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Lymphedema is a collection of fluid that causes swelling (edema) in
the arms or legs. This type of edema occurs when the amount of lymph fluid in a
person's arm or leg exceeds the body's ability to remove it, and the fluid then
collects in the tissues of the limb.
One of the causes of lymphedema is surgery to remove lymph nodes,
usually during cancer treatment. Lymphedema causes the blood vessels and lymph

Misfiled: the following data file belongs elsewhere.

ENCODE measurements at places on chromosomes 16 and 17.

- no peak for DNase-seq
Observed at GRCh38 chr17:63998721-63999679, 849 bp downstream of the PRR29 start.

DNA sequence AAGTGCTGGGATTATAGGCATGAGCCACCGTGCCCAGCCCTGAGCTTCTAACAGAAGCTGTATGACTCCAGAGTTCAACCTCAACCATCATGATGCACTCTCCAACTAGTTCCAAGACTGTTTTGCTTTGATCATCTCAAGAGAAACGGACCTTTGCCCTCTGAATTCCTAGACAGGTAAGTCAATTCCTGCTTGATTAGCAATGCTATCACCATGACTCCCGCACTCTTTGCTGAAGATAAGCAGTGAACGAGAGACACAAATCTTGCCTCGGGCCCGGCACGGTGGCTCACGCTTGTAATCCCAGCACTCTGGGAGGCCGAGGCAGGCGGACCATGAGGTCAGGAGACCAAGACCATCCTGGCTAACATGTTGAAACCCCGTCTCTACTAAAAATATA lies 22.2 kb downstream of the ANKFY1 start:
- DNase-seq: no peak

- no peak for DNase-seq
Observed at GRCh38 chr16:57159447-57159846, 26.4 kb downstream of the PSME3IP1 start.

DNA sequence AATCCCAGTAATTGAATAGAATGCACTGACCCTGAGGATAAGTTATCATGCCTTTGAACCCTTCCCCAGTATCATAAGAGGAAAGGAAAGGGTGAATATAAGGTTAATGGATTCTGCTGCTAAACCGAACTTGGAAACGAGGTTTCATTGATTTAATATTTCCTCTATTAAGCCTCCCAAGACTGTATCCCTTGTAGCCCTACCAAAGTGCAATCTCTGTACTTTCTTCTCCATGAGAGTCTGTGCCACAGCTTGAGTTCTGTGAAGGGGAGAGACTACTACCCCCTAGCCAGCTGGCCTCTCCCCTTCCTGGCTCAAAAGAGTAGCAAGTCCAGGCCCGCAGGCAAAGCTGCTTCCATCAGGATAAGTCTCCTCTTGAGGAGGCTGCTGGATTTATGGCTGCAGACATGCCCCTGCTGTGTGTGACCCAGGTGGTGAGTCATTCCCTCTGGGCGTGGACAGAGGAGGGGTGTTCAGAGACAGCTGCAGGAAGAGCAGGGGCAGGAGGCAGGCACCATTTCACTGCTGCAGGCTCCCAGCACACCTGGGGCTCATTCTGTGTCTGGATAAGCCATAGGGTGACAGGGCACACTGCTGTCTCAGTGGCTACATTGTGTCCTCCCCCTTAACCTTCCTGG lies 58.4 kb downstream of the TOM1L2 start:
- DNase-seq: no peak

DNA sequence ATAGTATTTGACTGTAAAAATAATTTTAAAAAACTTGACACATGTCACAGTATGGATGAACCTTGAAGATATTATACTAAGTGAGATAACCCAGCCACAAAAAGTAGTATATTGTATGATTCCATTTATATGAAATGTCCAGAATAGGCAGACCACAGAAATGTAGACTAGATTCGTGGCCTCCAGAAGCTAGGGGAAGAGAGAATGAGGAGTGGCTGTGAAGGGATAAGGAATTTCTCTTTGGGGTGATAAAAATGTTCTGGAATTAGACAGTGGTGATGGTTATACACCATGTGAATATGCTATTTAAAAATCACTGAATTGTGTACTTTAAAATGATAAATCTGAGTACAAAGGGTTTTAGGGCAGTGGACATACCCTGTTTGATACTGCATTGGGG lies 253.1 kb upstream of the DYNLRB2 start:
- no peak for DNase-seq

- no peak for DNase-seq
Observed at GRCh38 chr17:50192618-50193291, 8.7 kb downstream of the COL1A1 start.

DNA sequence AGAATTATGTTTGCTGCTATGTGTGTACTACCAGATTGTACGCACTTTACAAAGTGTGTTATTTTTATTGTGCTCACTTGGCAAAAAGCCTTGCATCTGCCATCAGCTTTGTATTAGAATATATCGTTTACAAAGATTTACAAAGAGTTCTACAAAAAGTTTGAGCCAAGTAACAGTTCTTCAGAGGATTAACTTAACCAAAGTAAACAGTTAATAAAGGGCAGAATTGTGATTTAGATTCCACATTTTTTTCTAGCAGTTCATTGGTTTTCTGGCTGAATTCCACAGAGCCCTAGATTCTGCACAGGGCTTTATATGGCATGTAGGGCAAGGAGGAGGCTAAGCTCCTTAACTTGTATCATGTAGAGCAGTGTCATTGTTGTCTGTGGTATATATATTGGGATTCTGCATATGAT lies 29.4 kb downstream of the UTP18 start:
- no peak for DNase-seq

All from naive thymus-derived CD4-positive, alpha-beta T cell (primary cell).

channels in the limb to increase in size and number. It also reduces oxygen
delivery to the tissues, interferes with wound healing, and can lead to
infection. Lymphedema is often a permanent condition and may not completely go
away, even with treatment. The amount of swelling may fluctuate at different
Lymphedema is often managed with physical therapy and compression
sleeves or stockings.
June 28, 2011
Sarah Marshall, MD - Family Medicine & Douglas A. Stewart, MD - Medical Oncology
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